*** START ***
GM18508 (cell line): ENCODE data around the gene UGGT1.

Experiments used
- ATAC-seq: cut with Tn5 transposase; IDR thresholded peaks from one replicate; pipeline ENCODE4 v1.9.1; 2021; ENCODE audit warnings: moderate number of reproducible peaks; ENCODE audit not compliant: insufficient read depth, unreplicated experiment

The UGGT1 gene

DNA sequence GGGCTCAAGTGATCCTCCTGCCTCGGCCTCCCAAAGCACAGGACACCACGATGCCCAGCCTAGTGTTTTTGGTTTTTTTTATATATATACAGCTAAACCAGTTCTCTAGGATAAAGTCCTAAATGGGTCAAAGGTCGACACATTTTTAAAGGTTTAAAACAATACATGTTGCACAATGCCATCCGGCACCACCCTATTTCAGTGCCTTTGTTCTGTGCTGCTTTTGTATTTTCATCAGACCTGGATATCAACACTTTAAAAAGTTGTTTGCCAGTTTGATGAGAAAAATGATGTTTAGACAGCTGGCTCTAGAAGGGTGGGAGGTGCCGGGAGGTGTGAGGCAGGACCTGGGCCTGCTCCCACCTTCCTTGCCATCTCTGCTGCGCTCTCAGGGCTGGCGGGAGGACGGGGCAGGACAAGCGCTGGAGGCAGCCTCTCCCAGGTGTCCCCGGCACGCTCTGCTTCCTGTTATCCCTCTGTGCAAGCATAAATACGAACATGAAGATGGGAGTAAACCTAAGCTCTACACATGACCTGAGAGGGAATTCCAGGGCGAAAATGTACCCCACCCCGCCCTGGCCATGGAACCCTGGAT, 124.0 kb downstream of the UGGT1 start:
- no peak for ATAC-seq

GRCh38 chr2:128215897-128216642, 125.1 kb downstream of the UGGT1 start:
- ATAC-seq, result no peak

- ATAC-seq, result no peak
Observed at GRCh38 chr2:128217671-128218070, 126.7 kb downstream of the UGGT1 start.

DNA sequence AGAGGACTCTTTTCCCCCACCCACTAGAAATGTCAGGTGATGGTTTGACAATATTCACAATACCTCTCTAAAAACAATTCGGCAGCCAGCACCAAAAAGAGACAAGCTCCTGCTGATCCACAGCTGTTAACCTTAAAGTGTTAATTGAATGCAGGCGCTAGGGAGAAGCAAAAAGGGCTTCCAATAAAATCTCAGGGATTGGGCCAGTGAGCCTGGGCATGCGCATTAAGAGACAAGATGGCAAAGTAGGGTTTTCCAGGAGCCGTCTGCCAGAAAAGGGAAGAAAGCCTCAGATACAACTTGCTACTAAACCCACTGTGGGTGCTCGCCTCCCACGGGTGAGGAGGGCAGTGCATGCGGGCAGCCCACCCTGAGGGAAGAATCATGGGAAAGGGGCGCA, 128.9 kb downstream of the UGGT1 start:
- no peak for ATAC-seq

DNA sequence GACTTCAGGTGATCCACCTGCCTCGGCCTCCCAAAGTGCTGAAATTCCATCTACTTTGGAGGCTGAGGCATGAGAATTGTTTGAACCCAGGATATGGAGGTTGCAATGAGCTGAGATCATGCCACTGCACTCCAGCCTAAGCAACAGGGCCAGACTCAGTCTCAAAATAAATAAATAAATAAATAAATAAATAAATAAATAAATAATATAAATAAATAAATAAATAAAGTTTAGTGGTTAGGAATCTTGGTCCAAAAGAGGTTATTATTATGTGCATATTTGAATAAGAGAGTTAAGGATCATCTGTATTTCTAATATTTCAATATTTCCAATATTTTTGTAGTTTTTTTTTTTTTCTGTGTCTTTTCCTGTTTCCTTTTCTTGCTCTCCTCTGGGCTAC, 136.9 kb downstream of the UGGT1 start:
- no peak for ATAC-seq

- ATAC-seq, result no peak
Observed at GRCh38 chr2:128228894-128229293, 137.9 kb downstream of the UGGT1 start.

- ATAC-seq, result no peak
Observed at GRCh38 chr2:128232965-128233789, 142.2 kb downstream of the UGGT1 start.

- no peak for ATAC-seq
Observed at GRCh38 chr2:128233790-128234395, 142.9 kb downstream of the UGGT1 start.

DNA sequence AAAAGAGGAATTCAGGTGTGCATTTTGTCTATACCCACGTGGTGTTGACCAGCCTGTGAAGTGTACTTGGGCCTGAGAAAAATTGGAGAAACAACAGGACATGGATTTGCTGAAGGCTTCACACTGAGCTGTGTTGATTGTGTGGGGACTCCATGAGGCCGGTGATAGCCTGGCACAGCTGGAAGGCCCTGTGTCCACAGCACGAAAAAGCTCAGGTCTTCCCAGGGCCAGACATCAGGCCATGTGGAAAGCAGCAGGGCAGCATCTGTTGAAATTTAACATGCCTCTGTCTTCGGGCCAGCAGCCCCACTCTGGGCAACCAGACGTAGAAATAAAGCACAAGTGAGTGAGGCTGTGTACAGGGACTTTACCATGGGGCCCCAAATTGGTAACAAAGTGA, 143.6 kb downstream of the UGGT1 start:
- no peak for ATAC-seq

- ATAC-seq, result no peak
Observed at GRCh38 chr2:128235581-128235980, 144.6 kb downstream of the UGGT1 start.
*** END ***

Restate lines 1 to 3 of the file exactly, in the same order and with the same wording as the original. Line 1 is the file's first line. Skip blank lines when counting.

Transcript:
GM18508 (cell line): ENCODE data around the gene UGGT1.

Experiments used
- ATAC-seq: cut with Tn5 transposase; IDR thresholded peaks from one replicate; pipeline ENCODE4 v1.9.1; 2021; ENCODE audit warnings: moderate number of reproducible peaks; ENCODE audit not compliant: insufficient read depth, unreplicated experiment